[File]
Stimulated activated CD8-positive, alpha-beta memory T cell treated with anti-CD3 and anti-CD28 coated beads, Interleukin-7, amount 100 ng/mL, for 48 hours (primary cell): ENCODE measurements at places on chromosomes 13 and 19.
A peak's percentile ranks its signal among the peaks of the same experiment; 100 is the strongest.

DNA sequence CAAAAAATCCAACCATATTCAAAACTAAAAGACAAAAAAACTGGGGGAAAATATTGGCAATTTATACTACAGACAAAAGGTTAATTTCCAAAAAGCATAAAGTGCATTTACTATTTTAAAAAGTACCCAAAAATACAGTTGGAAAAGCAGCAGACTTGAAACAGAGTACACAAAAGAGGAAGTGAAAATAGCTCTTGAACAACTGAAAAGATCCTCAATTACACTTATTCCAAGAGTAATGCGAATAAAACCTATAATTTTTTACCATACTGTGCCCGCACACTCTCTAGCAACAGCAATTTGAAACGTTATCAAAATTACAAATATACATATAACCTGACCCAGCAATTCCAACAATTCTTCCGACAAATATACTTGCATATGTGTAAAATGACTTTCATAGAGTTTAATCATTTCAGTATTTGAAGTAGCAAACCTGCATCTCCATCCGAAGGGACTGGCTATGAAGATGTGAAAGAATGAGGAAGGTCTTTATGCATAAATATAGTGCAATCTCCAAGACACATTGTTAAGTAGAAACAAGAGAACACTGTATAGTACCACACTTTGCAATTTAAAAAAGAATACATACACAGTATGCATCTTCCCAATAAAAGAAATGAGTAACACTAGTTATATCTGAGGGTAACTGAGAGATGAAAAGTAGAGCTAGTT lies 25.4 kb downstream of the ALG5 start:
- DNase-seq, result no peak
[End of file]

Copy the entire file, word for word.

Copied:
Stimulated activated CD8-positive, alpha-beta memory T cell treated with anti-CD3 and anti-CD28 coated beads, Interleukin-7, amount 100 ng/mL, for 48 hours (primary cell): ENCODE measurements at places on chromosomes 13 and 19.
A peak's percentile ranks its signal among the peaks of the same experiment; 100 is the strongest.

DNA sequence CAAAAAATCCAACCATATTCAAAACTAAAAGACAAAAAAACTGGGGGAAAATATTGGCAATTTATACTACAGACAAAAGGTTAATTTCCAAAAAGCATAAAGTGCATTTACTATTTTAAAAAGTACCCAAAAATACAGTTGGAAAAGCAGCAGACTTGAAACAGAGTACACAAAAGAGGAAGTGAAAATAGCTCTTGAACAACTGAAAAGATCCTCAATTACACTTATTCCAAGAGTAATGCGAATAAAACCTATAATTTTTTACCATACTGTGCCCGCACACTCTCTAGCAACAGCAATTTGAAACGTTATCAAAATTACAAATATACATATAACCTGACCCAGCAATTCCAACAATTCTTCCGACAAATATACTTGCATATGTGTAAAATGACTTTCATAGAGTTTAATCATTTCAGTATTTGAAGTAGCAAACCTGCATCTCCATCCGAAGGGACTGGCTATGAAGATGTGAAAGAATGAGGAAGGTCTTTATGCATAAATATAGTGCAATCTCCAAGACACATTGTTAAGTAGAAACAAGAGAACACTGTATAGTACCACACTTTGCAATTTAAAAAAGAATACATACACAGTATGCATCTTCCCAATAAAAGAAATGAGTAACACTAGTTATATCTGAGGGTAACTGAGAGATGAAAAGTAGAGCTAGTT lies 25.4 kb downstream of the ALG5 start:
- DNase-seq, result no peak